New Directors/New Films

Sound and Fury, 1988

While the highly stylized, oneiric sequences in Sound and Fury portend Jean-Claude Brisseau’s preoccupation with erotic imagery, his visceral, unsentimental portrait of childhood alienation nevertheless aligns closer to the naturalism of Ken Loach’s Kes and Jean Eustache’s Mes petites amoureuses than the surrealism of his later films. Indeed, Bruno’s (Vincent Gasperitsch) initiation into his new… read more »

Last Train Home, 2009

From the seemingly mundane (if logistically nightmarish) objective of documenting the annual mass exodus of migrant workers from industrial cities as they return home to their rural villages in time for the Chinese New Year, Lixin Fan poignantly captures the dissolution of family in the face of globalism, poverty, and disenfranchisement in Last Train Home…. read more »

I Am Love, 2009

With its baroque interiors and saturated compositions, Luca Guadagnino’s sprawling I Am Love recalls the melodramas of Luchino Visconti in its lush and operatic, if oddly clinical and overwrought treatise on passion, identity, and destiny. And like Visconti’s The Leopard, a majestic dinner party also foretells the end of a way of life: the retirement… read more »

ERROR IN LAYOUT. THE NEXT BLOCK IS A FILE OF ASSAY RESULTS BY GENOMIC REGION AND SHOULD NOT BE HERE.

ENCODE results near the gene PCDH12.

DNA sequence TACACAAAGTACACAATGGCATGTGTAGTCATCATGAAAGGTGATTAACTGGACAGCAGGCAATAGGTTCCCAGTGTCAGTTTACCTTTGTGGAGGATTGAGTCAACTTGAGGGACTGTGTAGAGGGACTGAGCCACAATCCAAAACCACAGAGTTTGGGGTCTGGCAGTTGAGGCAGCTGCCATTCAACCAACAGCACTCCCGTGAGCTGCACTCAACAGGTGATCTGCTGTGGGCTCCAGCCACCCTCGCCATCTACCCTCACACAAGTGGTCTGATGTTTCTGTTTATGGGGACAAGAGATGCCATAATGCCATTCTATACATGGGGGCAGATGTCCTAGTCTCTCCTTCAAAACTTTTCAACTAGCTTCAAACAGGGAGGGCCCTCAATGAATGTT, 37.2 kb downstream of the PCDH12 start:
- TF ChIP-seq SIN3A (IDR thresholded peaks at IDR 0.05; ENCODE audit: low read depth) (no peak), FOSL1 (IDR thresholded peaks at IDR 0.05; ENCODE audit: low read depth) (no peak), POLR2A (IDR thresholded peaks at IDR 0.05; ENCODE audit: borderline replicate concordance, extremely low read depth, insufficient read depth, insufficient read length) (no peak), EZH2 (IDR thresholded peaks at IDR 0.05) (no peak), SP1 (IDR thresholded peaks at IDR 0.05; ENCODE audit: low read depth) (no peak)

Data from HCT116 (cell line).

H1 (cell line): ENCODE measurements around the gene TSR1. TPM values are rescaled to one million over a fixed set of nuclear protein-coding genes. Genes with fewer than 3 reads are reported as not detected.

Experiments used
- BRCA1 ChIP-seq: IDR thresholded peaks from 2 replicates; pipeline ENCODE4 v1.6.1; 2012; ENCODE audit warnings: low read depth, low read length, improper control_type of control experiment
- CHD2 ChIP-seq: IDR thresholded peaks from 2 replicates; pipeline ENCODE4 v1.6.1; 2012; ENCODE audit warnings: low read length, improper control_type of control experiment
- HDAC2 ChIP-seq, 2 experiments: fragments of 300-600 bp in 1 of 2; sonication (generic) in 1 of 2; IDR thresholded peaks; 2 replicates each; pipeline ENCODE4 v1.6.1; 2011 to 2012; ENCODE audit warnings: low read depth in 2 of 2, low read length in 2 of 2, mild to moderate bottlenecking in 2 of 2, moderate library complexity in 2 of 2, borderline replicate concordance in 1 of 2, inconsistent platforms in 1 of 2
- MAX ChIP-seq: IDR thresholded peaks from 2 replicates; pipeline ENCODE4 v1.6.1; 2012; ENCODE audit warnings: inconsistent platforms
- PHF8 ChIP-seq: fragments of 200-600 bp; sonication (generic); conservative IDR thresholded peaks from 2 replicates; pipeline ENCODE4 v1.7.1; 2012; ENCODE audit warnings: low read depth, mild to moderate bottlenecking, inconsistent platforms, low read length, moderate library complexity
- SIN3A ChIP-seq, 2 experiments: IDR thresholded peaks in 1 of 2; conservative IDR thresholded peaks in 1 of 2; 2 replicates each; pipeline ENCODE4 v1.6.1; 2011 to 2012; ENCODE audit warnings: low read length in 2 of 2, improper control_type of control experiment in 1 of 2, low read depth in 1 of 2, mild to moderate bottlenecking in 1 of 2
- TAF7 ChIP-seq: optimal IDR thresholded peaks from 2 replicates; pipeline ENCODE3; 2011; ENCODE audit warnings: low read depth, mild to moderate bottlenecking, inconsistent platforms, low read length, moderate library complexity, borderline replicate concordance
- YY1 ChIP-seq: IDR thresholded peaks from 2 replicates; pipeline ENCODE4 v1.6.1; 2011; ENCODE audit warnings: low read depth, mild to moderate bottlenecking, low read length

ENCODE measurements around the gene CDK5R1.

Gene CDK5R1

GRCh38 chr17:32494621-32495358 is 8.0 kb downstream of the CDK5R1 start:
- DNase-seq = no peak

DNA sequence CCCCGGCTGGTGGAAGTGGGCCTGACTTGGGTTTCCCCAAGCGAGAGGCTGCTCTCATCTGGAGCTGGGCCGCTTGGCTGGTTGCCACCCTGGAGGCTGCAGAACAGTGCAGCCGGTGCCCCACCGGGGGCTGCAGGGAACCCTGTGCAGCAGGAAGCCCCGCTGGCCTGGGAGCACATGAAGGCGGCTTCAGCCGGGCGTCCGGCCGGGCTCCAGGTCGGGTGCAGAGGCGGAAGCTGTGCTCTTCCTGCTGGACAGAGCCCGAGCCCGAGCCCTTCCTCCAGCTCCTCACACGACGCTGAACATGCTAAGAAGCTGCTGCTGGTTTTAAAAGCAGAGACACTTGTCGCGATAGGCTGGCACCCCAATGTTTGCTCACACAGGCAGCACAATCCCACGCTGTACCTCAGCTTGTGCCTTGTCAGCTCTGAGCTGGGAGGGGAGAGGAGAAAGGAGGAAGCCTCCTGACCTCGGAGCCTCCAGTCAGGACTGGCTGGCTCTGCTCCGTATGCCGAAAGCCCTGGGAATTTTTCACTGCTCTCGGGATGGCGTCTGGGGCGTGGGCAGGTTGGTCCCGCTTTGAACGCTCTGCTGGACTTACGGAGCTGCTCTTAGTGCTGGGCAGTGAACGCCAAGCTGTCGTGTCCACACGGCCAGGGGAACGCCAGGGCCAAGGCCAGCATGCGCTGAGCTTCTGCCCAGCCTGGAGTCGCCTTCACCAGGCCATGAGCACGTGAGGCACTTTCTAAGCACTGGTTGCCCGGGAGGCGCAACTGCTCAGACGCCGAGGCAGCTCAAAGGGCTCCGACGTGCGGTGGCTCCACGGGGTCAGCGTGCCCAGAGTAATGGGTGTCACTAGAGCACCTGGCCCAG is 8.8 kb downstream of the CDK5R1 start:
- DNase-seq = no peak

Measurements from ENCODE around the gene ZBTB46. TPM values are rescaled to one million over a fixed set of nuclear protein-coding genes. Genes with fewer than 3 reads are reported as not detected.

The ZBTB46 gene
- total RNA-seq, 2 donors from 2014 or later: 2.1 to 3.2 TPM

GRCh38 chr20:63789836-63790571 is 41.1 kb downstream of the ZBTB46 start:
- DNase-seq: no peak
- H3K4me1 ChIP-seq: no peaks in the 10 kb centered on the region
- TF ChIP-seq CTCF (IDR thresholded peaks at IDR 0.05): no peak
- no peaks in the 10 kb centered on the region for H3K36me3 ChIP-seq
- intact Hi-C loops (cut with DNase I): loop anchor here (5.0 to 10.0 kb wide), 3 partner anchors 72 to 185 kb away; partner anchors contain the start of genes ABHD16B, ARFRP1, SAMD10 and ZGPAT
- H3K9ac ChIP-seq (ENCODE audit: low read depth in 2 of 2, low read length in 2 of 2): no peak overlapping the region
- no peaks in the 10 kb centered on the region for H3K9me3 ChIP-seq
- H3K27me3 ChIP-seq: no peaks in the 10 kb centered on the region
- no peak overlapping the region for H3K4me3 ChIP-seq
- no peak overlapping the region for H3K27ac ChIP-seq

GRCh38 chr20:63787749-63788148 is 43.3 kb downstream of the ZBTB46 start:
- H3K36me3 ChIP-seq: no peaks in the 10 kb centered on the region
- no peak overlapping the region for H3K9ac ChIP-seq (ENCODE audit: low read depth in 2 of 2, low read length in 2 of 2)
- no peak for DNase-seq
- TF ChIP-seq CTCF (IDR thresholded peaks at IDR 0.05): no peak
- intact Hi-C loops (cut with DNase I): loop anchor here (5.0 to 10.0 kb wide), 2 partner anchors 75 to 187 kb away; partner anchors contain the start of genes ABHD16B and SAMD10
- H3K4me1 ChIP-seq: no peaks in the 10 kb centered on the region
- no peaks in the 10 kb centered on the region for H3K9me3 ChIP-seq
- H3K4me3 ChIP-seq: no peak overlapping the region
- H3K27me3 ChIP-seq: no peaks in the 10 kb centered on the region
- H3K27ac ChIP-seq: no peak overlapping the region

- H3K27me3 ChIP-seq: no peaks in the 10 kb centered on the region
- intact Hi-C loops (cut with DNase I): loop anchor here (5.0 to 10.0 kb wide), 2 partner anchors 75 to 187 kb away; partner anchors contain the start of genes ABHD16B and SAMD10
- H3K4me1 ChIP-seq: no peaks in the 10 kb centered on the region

Dogtooth, 2009

In Yorgos Lanthimos’s previous film, Kinetta, an amateur film crew converges at a resort hotel in the off season to reenact accident and crime scenes, blurring the bounds between reality and staging in their obsessive attention to detail and complete immersion in their inscrutable project. In a sense, Dogtooth proves to be an extension of… read more »

Victor… Before It’s Too Late, 1998

In Sandrine Veysset’s Victor… Before It’s Too Late, social observation and whimsicality oddly – but seamlessly – converge into a bracing exploration of family, connection, and healing. From the opening sequence of an anxious Victor (Jérémy Chaix) staring out at mobile airplanes with both wistfulness and fear that segues into a shot of him running… read more »

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